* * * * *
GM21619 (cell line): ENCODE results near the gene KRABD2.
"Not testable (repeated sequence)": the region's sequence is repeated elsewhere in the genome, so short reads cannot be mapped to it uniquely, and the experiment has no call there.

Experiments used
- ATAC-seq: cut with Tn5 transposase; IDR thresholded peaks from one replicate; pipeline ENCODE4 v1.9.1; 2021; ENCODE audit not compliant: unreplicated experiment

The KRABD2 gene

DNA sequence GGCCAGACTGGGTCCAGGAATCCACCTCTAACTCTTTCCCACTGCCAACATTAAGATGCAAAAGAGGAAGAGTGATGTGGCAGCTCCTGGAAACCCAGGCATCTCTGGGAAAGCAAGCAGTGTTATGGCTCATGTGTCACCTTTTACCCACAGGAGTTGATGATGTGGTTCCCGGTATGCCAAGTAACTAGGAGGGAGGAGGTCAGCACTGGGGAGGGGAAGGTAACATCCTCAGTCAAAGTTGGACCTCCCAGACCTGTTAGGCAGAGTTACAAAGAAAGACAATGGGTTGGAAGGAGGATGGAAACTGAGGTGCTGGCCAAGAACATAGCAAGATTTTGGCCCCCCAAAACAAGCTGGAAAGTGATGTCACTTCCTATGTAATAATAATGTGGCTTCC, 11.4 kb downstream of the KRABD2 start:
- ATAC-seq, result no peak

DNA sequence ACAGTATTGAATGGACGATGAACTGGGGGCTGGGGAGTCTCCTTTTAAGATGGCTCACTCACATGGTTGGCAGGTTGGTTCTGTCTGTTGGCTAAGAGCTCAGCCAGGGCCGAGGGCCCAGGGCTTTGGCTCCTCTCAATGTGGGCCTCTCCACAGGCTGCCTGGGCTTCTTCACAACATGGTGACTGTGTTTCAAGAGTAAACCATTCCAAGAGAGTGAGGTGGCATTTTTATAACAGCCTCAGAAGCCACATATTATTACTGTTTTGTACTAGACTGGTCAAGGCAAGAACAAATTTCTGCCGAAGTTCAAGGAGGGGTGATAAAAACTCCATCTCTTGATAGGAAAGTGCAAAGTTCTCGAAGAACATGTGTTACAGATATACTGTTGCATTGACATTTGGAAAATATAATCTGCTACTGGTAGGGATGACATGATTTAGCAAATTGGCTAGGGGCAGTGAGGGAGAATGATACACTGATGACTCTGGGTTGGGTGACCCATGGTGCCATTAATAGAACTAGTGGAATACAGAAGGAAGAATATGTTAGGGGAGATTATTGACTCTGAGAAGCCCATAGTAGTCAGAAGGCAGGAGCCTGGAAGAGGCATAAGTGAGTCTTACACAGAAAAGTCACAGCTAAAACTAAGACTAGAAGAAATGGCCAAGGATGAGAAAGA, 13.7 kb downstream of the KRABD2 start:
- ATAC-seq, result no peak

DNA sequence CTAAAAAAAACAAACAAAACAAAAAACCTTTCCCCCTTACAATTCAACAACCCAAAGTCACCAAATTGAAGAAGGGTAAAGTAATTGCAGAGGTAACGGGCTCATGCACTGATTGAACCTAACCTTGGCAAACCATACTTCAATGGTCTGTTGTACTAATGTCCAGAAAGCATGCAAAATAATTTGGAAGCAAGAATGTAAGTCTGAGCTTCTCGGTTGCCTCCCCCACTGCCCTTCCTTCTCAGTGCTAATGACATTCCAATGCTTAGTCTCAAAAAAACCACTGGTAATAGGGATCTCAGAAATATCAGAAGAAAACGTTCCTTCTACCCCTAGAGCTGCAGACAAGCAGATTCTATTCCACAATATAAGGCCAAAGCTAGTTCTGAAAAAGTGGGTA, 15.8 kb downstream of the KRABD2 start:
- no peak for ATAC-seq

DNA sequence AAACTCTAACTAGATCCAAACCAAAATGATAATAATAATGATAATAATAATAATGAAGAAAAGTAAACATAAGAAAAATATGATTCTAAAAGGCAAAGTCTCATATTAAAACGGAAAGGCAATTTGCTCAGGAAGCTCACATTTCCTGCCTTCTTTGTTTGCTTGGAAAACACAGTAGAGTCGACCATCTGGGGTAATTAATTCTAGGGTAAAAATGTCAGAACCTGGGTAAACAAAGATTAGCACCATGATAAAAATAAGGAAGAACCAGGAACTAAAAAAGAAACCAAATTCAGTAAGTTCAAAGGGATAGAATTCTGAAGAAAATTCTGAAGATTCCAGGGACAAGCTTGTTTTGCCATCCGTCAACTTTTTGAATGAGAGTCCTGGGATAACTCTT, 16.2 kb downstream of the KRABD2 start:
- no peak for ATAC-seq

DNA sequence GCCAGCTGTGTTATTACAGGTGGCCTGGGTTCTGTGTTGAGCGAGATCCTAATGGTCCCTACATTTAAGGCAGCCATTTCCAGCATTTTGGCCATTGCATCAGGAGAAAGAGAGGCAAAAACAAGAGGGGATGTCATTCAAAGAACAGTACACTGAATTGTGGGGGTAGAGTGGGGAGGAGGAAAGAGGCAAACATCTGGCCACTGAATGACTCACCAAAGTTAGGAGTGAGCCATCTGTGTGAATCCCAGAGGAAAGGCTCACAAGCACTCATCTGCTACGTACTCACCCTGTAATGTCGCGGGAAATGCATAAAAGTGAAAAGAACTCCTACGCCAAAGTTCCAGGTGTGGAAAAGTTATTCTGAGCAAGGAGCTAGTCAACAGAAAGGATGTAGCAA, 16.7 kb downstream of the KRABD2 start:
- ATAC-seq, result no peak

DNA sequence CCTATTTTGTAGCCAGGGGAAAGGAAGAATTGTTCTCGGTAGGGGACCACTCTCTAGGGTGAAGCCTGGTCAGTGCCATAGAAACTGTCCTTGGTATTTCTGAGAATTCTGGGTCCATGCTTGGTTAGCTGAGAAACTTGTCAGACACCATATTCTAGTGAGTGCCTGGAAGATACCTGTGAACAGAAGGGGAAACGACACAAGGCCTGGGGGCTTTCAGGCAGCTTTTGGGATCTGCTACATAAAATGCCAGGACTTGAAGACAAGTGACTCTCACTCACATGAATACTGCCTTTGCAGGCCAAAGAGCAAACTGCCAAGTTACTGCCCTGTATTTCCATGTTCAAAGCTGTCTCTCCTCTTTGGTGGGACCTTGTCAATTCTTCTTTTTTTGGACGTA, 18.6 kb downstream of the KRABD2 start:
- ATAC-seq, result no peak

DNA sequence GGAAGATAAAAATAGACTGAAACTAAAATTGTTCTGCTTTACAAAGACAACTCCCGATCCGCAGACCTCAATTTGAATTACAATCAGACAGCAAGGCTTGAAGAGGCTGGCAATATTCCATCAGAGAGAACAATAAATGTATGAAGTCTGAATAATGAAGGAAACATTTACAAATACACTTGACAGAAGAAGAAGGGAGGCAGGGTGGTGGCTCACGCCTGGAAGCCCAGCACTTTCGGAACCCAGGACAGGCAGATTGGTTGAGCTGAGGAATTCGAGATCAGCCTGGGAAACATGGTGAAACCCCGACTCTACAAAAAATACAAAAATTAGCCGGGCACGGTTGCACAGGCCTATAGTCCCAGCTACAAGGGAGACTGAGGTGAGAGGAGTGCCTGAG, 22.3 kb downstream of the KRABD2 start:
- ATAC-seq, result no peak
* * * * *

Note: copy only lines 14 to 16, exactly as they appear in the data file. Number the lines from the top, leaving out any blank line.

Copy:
DNA sequence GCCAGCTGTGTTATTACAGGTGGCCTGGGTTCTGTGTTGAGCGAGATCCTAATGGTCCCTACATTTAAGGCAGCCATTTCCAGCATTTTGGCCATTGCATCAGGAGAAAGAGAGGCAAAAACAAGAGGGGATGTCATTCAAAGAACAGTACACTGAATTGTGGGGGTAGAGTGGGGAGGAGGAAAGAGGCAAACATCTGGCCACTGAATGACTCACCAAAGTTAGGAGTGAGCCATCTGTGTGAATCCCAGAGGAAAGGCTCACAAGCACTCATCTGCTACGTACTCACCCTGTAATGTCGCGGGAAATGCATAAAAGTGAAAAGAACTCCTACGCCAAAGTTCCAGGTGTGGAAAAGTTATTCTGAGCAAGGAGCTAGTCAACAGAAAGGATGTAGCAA, 16.7 kb downstream of the KRABD2 start:
- ATAC-seq, result no peak

DNA sequence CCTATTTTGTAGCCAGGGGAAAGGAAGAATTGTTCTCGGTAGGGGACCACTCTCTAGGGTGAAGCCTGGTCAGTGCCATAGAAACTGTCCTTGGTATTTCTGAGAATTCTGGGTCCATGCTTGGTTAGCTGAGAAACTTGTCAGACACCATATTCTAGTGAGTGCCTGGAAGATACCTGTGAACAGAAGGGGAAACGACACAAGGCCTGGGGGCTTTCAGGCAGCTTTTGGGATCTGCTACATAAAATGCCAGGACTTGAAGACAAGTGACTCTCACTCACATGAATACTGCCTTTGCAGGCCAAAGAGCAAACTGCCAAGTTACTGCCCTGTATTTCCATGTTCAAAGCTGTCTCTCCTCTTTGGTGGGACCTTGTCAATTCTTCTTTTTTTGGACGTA, 18.6 kb downstream of the KRABD2 start: